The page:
By her late forties, Marlene Davis was assuming all joy in her life was gone. Davis served four years in the United States Military in the nineties, during which time she experienced severe head trauma and erosion in her vision. The doctors told her she would expect to be completely blind in less than twenty years.
I was blaming myself,” said Davis, who resides in Arkansas, “it was hard to feel brave. I kept thinking, ‘who would stand for the soldier girl”
In 2015, Davis discovered the Blinded Veterans Association, which she attributes to the drastic changes in her recent life. The BVA supports blind or vision-impaired veterans and provides them with opportunities to get outside. This led to Davis’s involvement as the coordinator for the Central Arkansas Team River Runners, a non-competitive kayaking team comprised of veterans who deal with blindness, post-traumatic stress disorder, and other kinds of injuries.
Alongside getting herself out on the water, one of her favorite pastimes, the experience has allowed Davis to encourage other veterans to keep pushing themselves and enjoy their hobbies again.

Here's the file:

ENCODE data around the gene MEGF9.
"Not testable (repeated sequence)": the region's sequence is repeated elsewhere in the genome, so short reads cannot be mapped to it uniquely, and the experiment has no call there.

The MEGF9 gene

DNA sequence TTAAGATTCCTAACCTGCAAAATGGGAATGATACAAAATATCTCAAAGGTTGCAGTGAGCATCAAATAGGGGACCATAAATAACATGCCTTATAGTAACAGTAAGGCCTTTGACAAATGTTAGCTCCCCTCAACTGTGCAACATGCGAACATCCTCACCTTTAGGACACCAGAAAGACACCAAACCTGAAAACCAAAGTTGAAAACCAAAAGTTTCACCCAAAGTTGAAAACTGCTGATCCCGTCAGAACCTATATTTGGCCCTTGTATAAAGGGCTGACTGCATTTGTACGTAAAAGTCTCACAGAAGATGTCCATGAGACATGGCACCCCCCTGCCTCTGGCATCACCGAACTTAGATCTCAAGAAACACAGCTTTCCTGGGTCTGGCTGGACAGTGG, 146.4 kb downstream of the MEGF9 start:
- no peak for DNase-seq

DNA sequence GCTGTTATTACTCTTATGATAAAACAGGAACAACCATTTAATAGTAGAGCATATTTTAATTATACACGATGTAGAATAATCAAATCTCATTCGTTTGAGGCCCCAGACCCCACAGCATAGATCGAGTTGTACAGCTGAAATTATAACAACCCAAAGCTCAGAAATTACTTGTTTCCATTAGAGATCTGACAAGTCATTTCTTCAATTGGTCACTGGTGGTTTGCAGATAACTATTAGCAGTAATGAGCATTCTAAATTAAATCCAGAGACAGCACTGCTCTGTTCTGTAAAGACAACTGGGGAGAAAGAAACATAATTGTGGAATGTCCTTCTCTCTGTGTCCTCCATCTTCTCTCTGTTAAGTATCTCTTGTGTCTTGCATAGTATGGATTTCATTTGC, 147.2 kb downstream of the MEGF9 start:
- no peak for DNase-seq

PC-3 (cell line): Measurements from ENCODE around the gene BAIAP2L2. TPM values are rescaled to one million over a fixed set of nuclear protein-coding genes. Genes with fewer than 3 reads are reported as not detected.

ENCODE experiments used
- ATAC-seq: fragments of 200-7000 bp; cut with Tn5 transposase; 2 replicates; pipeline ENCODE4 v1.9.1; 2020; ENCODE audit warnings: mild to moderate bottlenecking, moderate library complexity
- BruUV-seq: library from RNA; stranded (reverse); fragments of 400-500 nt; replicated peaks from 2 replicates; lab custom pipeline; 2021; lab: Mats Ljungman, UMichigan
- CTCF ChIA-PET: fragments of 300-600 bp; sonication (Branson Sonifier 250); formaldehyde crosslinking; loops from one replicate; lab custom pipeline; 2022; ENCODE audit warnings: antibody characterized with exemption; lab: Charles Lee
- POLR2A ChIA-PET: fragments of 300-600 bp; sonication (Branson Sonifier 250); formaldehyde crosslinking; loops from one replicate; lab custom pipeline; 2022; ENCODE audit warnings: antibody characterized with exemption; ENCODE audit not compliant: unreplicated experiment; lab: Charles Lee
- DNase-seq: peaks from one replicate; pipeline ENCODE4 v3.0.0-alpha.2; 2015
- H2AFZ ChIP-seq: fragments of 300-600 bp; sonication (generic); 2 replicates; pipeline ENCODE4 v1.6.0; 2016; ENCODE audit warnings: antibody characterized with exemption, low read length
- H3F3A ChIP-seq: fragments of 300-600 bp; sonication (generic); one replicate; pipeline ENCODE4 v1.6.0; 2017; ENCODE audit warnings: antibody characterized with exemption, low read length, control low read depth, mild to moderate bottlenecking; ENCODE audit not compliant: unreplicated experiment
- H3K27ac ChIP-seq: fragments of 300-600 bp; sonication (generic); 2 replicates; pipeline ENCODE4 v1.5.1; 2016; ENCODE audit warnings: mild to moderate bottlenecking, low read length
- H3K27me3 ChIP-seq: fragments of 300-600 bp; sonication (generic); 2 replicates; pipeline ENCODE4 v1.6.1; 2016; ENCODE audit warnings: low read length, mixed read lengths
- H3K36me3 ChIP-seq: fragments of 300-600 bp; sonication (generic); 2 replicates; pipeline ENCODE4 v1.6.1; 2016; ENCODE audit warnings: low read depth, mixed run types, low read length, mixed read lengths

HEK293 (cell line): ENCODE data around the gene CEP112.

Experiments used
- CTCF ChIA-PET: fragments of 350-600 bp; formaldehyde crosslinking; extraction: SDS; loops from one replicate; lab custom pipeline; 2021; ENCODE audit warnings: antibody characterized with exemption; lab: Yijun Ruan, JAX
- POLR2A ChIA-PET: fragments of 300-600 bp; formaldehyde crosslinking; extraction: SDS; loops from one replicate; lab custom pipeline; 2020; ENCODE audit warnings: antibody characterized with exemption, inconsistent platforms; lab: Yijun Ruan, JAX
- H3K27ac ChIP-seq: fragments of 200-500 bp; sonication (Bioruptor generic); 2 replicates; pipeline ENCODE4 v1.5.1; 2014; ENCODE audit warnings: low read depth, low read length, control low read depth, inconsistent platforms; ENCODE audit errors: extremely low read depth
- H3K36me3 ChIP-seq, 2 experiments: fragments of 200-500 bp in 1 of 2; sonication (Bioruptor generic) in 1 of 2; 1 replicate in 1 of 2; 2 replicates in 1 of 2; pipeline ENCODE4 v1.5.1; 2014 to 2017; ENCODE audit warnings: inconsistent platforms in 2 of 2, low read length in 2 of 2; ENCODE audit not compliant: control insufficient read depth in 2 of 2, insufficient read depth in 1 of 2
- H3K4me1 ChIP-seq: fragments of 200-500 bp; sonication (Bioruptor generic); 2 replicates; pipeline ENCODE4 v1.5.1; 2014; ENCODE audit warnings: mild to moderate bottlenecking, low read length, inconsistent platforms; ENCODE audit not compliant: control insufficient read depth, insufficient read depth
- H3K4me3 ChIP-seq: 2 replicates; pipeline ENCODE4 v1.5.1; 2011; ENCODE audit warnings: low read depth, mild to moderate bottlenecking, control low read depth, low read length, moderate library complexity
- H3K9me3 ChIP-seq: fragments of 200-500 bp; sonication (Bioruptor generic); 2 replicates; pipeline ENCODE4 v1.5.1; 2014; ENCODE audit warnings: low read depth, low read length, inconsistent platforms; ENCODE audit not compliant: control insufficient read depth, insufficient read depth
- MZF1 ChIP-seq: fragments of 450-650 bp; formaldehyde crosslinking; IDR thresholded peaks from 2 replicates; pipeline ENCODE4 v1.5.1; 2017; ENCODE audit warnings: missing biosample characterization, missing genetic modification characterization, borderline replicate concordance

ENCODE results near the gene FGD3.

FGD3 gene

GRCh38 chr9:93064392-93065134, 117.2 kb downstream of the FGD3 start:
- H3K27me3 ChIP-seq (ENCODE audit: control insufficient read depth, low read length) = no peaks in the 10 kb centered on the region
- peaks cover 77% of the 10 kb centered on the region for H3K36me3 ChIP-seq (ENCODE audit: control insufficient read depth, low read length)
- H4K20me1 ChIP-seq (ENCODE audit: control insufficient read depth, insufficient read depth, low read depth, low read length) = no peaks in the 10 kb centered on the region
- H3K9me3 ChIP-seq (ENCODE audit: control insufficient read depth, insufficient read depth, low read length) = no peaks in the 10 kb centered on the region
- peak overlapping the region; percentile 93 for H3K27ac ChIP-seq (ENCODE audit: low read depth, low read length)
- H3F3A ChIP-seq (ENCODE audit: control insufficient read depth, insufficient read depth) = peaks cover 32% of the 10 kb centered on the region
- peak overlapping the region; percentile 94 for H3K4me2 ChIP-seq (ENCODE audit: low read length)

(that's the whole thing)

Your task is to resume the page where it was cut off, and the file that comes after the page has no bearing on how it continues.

When the vets are given these opportunities to participate in life again, we see their illness, suicide, depression rates drop,
Davis continued. On top of her involvement with the kayaking organization, she’s also a member of Freedom Sings USA, an organization that pairs professional songwriters with veterans and their families. The goal of the organization is to help veterans find an alternative way to tell their story. Their meetings are comprised of two parts: listening to the veterans tell their stories in pieces, and then turning those pieces into verses or chords the veterans can then practice.
I think, put together, these organizations can really help somebody like me get through at least some of the pain. Because the pain is consistent and hoping for it to go away doesn’t always work.
Davis also attributes a large part of her steps to recovery to her husband, who supports her endeavors and pushed her to attend the BVA conference in the first place.
I’m fortunate to have love and support from my family, but not every veteran gets that same devotion. My goal with the kayaking team is to get these veterans the encouragement they need to continue living.
While getting the veterans back in their boats has been nothing short of difficult this year, Davis is optimistic that they’ll be back at it in full by the fall. She’s also busy at work forming another kayaking team in northwestern Arkansas, hoping to provide state-wide engagement for all veterans.